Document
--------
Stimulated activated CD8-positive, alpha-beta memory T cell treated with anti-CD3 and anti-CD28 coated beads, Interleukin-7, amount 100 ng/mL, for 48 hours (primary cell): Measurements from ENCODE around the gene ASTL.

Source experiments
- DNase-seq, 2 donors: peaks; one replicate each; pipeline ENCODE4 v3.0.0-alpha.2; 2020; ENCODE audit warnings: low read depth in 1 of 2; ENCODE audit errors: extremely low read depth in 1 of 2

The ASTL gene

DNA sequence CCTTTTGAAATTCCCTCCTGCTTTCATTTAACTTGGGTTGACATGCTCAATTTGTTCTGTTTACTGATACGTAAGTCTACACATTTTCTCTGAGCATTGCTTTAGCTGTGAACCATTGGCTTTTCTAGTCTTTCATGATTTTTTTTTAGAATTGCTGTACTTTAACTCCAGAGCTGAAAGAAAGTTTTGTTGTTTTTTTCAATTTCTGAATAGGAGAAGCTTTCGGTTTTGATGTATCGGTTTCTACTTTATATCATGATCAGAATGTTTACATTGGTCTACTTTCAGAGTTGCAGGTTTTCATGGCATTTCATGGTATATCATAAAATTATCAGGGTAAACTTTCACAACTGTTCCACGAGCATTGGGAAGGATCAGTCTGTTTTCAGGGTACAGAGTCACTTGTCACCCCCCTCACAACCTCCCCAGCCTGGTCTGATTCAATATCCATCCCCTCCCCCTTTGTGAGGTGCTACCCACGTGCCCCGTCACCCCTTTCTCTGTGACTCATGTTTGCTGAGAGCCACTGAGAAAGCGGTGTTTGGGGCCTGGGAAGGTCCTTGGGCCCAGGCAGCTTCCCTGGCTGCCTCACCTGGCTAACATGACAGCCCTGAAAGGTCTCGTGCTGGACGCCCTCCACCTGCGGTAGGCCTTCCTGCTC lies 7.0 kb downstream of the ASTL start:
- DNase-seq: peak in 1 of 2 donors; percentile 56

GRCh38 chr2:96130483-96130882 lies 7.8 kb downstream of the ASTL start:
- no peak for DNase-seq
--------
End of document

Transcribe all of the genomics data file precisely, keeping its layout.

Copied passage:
Stimulated activated CD8-positive, alpha-beta memory T cell treated with anti-CD3 and anti-CD28 coated beads, Interleukin-7, amount 100 ng/mL, for 48 hours (primary cell): Measurements from ENCODE around the gene ASTL.

Source experiments
- DNase-seq, 2 donors: peaks; one replicate each; pipeline ENCODE4 v3.0.0-alpha.2; 2020; ENCODE audit warnings: low read depth in 1 of 2; ENCODE audit errors: extremely low read depth in 1 of 2

The ASTL gene

DNA sequence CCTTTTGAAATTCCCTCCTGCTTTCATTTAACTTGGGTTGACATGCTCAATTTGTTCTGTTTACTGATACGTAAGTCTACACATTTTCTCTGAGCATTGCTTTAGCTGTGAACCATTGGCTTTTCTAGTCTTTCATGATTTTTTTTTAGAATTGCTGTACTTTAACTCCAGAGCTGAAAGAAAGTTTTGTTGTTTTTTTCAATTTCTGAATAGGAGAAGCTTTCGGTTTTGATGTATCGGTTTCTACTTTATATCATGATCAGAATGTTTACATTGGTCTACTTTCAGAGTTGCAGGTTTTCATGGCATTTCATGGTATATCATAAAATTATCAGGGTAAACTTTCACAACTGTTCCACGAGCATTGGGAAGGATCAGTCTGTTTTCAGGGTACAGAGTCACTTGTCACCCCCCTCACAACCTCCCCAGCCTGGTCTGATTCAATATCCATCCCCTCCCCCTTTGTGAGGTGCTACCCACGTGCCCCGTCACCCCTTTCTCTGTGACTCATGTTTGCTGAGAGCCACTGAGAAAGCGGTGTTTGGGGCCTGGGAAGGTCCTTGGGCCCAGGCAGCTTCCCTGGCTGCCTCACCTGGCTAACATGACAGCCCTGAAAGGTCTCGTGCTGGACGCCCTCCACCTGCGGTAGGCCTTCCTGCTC lies 7.0 kb downstream of the ASTL start:
- DNase-seq: peak in 1 of 2 donors; percentile 56

GRCh38 chr2:96130483-96130882 lies 7.8 kb downstream of the ASTL start:
- no peak for DNase-seq